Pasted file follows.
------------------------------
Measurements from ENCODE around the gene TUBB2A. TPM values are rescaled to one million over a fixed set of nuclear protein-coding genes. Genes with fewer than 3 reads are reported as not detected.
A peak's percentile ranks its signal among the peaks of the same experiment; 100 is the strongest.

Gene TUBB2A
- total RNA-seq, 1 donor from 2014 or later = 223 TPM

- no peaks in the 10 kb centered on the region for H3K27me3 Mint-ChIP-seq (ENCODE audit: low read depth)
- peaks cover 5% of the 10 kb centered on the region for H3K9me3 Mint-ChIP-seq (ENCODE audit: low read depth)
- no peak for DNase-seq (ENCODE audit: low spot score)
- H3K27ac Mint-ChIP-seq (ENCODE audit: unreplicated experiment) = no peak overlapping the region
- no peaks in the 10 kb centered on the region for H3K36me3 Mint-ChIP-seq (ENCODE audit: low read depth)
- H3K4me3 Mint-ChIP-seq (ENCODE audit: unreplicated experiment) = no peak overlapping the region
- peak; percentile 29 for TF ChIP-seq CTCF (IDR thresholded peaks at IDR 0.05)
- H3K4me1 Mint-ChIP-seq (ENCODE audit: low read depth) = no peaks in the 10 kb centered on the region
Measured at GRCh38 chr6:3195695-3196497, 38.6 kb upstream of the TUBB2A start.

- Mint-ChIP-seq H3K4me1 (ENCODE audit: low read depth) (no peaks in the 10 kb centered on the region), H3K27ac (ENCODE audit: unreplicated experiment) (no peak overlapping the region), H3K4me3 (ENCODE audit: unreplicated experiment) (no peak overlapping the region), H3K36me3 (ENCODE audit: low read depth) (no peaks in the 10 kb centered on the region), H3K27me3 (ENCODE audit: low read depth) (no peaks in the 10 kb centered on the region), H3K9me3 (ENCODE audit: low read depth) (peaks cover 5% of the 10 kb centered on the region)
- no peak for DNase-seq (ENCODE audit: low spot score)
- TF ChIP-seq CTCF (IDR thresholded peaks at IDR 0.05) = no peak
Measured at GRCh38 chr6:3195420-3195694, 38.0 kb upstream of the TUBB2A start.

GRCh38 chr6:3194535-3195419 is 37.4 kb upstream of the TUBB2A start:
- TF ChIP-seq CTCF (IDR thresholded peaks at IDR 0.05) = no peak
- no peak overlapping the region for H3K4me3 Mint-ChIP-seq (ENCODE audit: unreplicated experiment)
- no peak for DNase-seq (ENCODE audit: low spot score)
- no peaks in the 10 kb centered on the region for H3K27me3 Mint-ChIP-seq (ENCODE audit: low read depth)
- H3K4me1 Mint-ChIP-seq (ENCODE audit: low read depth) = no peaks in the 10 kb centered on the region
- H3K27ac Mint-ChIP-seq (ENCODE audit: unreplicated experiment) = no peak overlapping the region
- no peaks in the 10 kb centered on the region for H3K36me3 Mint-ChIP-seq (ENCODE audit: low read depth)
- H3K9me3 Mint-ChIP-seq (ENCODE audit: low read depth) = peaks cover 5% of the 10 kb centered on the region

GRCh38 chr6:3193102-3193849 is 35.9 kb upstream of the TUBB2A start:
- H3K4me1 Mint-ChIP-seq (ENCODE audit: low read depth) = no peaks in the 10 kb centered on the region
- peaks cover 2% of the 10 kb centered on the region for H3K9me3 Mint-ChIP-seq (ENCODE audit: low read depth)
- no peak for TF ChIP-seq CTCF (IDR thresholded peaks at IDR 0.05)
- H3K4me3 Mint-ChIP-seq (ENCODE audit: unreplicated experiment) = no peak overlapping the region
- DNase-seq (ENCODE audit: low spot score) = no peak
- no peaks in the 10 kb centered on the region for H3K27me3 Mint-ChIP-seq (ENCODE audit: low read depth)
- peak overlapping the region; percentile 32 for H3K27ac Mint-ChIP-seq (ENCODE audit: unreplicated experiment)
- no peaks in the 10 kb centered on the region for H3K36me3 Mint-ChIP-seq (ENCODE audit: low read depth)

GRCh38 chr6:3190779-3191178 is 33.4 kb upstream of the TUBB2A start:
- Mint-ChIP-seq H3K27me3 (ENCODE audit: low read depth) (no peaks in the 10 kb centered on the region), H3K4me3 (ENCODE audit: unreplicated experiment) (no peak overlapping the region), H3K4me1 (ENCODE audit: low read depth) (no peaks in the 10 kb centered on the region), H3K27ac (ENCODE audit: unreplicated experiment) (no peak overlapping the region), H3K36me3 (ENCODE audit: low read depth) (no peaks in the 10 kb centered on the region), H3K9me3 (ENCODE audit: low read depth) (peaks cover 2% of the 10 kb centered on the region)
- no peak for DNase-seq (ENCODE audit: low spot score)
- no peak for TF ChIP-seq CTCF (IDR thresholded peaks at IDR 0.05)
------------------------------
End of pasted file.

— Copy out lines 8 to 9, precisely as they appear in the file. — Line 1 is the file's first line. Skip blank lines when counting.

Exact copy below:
- H3K27ac Mint-ChIP-seq (ENCODE audit: unreplicated experiment) = no peak overlapping the region
- no peaks in the 10 kb centered on the region for H3K36me3 Mint-ChIP-seq (ENCODE audit: low read depth)